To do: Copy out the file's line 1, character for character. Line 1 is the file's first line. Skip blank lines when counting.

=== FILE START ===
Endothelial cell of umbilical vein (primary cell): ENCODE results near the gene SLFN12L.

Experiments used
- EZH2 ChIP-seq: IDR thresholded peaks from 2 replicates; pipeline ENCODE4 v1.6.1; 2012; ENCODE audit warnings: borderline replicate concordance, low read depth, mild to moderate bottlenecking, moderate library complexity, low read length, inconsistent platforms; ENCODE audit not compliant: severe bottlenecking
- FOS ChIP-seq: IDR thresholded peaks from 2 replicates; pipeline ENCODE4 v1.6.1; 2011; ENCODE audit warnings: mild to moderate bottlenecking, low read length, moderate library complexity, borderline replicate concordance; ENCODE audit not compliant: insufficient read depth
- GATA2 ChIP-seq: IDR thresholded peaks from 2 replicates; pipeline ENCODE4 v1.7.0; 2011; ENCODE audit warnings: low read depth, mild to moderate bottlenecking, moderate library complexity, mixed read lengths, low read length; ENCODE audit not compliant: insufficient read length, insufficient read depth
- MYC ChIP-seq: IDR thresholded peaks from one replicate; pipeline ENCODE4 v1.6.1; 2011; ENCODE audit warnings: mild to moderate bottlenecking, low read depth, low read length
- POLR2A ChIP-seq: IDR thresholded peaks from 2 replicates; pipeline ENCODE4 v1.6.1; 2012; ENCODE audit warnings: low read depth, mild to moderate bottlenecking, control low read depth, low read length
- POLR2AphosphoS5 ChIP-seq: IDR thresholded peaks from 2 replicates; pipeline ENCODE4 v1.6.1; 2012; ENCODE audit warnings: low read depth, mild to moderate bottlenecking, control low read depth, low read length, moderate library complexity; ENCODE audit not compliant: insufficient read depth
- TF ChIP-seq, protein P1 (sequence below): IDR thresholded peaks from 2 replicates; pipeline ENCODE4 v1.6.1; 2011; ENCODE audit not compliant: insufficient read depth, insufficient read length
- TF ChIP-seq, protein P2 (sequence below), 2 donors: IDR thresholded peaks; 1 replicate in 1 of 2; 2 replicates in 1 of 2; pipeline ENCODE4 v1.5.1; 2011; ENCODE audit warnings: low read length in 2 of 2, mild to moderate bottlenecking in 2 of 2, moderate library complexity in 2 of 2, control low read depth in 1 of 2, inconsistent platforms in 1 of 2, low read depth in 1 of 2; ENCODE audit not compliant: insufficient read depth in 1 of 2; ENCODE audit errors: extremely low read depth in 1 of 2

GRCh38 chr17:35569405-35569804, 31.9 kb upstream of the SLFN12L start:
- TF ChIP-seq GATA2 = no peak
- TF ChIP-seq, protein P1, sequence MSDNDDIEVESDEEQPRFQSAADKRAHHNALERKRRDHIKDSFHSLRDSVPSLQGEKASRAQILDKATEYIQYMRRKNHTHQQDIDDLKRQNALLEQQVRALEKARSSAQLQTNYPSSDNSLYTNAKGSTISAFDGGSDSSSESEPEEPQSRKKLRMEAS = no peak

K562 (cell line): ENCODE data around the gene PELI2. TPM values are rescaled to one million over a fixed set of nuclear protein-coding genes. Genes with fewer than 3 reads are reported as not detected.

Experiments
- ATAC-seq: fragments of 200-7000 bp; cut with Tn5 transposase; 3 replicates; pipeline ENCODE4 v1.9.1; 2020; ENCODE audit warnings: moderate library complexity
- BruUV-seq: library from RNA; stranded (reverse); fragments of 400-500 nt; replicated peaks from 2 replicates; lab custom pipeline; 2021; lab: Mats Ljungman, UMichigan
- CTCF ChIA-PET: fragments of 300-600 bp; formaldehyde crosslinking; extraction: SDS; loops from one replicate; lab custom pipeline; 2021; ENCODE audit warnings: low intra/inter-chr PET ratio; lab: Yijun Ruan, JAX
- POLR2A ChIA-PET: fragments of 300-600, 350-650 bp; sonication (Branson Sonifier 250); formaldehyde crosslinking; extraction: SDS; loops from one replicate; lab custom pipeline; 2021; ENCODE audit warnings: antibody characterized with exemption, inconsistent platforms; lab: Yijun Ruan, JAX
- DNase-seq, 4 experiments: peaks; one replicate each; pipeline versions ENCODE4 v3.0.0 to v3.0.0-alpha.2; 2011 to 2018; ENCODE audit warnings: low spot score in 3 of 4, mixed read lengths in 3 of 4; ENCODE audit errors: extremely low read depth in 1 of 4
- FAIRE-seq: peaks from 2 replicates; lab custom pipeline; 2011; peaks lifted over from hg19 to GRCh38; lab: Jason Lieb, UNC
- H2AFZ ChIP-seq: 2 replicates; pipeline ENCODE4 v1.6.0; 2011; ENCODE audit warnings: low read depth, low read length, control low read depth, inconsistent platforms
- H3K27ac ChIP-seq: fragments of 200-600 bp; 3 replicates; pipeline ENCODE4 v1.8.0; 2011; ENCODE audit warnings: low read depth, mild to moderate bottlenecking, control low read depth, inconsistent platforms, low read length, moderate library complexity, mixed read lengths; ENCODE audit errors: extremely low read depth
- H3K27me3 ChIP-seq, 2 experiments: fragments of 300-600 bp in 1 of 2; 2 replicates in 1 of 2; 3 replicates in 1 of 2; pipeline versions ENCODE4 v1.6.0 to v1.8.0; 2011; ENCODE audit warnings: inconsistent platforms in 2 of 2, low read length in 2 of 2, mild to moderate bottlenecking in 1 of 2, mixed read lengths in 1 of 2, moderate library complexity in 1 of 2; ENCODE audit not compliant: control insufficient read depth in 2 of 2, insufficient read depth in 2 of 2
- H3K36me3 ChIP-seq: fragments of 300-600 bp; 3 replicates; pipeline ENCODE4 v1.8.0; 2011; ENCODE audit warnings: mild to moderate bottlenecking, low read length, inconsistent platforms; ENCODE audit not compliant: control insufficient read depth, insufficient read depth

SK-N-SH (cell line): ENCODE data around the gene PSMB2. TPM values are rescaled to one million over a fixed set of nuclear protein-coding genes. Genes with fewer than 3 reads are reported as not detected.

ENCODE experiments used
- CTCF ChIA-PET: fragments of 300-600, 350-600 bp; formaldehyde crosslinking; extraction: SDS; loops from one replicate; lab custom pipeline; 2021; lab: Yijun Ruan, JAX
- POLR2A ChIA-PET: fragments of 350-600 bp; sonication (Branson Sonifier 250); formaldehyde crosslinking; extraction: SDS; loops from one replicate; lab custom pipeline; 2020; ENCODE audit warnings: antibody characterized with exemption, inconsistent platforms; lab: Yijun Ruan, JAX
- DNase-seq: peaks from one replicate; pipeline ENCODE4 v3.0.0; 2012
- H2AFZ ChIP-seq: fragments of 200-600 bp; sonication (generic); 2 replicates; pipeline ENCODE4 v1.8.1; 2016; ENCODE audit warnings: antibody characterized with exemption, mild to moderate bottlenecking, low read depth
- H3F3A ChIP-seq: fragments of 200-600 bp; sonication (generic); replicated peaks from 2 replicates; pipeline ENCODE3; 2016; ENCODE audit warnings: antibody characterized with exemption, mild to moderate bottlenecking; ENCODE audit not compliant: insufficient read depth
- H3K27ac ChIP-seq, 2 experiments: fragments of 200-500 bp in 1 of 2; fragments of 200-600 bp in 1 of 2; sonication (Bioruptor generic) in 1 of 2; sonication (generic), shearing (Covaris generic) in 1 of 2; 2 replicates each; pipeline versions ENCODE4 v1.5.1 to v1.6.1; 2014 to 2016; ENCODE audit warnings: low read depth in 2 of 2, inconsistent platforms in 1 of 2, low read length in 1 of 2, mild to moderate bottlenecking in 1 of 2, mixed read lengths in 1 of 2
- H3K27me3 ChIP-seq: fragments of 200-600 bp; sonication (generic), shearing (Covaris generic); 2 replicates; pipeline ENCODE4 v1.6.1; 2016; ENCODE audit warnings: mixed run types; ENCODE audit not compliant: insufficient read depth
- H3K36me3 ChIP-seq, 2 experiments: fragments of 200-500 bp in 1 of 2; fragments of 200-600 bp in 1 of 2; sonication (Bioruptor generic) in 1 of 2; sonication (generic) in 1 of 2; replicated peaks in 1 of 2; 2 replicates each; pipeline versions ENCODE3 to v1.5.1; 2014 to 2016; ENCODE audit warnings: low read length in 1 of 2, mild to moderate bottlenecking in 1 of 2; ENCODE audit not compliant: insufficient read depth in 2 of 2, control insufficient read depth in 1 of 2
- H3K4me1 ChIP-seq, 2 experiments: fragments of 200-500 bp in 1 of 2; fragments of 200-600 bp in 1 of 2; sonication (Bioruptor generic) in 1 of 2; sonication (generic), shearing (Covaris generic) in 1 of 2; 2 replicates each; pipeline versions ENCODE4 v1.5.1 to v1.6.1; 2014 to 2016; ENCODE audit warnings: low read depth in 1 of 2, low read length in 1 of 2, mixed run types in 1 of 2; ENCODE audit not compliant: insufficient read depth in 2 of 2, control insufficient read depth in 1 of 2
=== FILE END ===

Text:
Endothelial cell of umbilical vein (primary cell): ENCODE results near the gene SLFN12L.